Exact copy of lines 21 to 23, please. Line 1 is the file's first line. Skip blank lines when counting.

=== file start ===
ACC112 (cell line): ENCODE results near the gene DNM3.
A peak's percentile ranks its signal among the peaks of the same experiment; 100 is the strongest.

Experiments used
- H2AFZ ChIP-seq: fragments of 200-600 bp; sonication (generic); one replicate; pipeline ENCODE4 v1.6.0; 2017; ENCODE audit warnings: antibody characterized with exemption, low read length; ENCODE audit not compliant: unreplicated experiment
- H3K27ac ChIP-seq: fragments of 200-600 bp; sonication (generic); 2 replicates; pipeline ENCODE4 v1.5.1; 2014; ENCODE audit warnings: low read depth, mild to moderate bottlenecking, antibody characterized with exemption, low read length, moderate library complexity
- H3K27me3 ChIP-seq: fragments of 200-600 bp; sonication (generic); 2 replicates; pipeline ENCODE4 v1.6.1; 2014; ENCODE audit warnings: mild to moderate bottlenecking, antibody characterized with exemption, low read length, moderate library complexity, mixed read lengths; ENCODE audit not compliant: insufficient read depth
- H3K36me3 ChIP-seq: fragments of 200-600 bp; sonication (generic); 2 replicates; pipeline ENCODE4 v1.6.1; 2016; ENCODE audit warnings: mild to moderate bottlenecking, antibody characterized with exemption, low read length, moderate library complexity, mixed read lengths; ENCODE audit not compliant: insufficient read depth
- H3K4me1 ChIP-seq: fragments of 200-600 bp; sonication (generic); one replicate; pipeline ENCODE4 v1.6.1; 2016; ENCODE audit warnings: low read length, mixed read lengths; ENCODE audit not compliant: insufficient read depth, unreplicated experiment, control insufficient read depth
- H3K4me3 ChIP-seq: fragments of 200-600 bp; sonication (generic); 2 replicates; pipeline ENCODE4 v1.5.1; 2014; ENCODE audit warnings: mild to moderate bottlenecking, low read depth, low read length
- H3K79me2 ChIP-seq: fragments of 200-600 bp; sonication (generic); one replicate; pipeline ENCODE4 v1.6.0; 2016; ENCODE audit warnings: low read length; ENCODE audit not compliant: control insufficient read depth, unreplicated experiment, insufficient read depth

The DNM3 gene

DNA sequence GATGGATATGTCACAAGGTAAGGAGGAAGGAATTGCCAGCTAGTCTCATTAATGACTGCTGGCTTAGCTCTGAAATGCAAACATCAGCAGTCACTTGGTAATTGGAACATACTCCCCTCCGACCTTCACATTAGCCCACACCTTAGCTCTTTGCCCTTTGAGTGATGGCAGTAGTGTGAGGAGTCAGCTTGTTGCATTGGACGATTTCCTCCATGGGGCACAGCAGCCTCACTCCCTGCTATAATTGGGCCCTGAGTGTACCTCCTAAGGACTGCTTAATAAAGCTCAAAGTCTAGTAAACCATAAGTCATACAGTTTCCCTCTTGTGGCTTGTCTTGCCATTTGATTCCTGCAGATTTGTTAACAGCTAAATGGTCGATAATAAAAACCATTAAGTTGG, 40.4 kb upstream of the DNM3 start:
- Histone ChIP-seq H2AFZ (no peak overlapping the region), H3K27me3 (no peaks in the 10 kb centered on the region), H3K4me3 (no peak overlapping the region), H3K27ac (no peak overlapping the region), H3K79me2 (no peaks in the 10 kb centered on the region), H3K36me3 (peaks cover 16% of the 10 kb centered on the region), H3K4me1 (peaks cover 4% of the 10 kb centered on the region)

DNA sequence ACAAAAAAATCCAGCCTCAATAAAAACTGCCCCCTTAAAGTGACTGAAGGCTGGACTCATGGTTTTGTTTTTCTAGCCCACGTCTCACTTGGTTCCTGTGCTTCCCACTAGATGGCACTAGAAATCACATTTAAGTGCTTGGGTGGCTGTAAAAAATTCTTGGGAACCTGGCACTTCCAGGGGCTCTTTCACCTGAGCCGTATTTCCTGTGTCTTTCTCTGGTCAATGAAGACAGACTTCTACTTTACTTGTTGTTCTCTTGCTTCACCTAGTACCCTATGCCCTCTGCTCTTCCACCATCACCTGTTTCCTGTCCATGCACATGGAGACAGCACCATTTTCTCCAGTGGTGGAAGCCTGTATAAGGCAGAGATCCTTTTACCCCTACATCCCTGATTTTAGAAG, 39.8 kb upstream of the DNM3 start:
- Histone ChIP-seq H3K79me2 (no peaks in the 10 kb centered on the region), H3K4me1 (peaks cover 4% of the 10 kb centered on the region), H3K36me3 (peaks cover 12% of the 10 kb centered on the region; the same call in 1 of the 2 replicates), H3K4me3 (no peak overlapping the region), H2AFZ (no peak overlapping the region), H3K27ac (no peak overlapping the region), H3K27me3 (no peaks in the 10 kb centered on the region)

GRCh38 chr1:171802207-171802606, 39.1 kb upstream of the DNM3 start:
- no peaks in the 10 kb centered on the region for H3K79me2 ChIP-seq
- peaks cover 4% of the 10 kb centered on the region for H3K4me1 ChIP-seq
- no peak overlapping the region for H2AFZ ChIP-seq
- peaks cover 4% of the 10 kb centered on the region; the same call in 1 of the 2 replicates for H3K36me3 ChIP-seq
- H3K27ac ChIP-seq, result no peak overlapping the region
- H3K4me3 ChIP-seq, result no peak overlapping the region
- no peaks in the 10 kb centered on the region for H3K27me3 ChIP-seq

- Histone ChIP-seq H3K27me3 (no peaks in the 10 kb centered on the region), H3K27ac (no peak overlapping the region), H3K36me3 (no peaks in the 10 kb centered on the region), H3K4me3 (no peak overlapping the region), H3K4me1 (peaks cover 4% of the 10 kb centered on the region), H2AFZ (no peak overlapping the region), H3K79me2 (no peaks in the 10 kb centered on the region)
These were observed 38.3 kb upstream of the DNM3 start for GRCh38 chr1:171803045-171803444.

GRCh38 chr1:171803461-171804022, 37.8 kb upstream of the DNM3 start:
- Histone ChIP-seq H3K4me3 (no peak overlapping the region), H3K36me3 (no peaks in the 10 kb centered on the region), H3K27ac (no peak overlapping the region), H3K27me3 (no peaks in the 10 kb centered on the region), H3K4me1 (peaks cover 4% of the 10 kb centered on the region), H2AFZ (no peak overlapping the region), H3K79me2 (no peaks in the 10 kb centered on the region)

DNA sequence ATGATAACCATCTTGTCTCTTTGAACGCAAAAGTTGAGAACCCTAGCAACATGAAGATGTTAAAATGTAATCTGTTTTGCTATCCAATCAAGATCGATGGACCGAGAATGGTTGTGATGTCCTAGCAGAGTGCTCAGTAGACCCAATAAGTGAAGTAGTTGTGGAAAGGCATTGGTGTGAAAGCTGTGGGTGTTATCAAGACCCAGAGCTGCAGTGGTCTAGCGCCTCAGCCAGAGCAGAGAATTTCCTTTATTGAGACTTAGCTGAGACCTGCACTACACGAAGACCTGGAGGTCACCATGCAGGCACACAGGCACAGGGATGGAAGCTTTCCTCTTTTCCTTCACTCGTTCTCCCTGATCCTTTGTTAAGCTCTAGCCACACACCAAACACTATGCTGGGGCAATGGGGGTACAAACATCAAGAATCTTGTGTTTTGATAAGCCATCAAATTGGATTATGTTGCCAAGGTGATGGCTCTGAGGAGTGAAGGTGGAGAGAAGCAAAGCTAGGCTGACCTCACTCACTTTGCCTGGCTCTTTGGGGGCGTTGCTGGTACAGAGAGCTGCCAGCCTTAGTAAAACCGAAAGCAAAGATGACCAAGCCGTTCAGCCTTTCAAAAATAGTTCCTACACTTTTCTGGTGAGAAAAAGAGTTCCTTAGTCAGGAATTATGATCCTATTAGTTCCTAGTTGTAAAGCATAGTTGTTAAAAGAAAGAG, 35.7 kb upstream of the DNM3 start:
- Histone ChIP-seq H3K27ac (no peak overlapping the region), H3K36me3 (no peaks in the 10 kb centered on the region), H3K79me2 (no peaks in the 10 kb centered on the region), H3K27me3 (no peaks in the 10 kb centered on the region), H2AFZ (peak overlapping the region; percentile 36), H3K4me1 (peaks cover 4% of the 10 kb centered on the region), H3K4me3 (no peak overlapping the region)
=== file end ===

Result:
- H3K27ac ChIP-seq, result no peak overlapping the region
- H3K4me3 ChIP-seq, result no peak overlapping the region
- no peaks in the 10 kb centered on the region for H3K27me3 ChIP-seq